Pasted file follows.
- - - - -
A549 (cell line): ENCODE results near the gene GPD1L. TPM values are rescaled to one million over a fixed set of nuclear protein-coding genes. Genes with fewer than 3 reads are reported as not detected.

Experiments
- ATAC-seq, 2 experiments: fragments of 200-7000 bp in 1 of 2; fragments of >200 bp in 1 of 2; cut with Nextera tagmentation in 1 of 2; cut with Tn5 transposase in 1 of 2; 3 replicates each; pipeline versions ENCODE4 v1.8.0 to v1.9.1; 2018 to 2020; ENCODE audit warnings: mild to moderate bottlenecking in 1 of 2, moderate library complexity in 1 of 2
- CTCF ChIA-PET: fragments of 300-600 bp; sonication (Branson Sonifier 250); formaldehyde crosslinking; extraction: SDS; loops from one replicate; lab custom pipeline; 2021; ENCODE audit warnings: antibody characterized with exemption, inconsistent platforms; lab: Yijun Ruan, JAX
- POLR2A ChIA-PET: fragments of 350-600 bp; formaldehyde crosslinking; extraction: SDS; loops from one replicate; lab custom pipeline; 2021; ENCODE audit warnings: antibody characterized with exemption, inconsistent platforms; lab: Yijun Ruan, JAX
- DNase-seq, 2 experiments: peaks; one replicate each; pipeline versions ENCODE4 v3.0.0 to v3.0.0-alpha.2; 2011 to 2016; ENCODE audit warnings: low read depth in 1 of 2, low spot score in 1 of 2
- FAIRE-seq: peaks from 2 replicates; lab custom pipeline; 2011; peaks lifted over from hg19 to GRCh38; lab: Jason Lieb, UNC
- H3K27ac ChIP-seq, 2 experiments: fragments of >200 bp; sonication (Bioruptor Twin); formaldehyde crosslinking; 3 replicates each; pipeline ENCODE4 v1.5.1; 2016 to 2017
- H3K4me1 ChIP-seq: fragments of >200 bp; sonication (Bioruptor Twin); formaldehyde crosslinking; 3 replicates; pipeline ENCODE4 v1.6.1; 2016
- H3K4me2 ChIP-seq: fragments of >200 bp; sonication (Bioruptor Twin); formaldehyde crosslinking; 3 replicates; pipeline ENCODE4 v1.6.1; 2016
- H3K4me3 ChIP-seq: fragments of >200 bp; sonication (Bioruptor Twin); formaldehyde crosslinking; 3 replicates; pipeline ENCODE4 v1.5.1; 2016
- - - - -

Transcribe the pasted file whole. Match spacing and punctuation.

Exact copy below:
A549 (cell line): ENCODE results near the gene GPD1L. TPM values are rescaled to one million over a fixed set of nuclear protein-coding genes. Genes with fewer than 3 reads are reported as not detected.

Experiments
- ATAC-seq, 2 experiments: fragments of 200-7000 bp in 1 of 2; fragments of >200 bp in 1 of 2; cut with Nextera tagmentation in 1 of 2; cut with Tn5 transposase in 1 of 2; 3 replicates each; pipeline versions ENCODE4 v1.8.0 to v1.9.1; 2018 to 2020; ENCODE audit warnings: mild to moderate bottlenecking in 1 of 2, moderate library complexity in 1 of 2
- CTCF ChIA-PET: fragments of 300-600 bp; sonication (Branson Sonifier 250); formaldehyde crosslinking; extraction: SDS; loops from one replicate; lab custom pipeline; 2021; ENCODE audit warnings: antibody characterized with exemption, inconsistent platforms; lab: Yijun Ruan, JAX
- POLR2A ChIA-PET: fragments of 350-600 bp; formaldehyde crosslinking; extraction: SDS; loops from one replicate; lab custom pipeline; 2021; ENCODE audit warnings: antibody characterized with exemption, inconsistent platforms; lab: Yijun Ruan, JAX
- DNase-seq, 2 experiments: peaks; one replicate each; pipeline versions ENCODE4 v3.0.0 to v3.0.0-alpha.2; 2011 to 2016; ENCODE audit warnings: low read depth in 1 of 2, low spot score in 1 of 2
- FAIRE-seq: peaks from 2 replicates; lab custom pipeline; 2011; peaks lifted over from hg19 to GRCh38; lab: Jason Lieb, UNC
- H3K27ac ChIP-seq, 2 experiments: fragments of >200 bp; sonication (Bioruptor Twin); formaldehyde crosslinking; 3 replicates each; pipeline ENCODE4 v1.5.1; 2016 to 2017
- H3K4me1 ChIP-seq: fragments of >200 bp; sonication (Bioruptor Twin); formaldehyde crosslinking; 3 replicates; pipeline ENCODE4 v1.6.1; 2016
- H3K4me2 ChIP-seq: fragments of >200 bp; sonication (Bioruptor Twin); formaldehyde crosslinking; 3 replicates; pipeline ENCODE4 v1.6.1; 2016
- H3K4me3 ChIP-seq: fragments of >200 bp; sonication (Bioruptor Twin); formaldehyde crosslinking; 3 replicates; pipeline ENCODE4 v1.5.1; 2016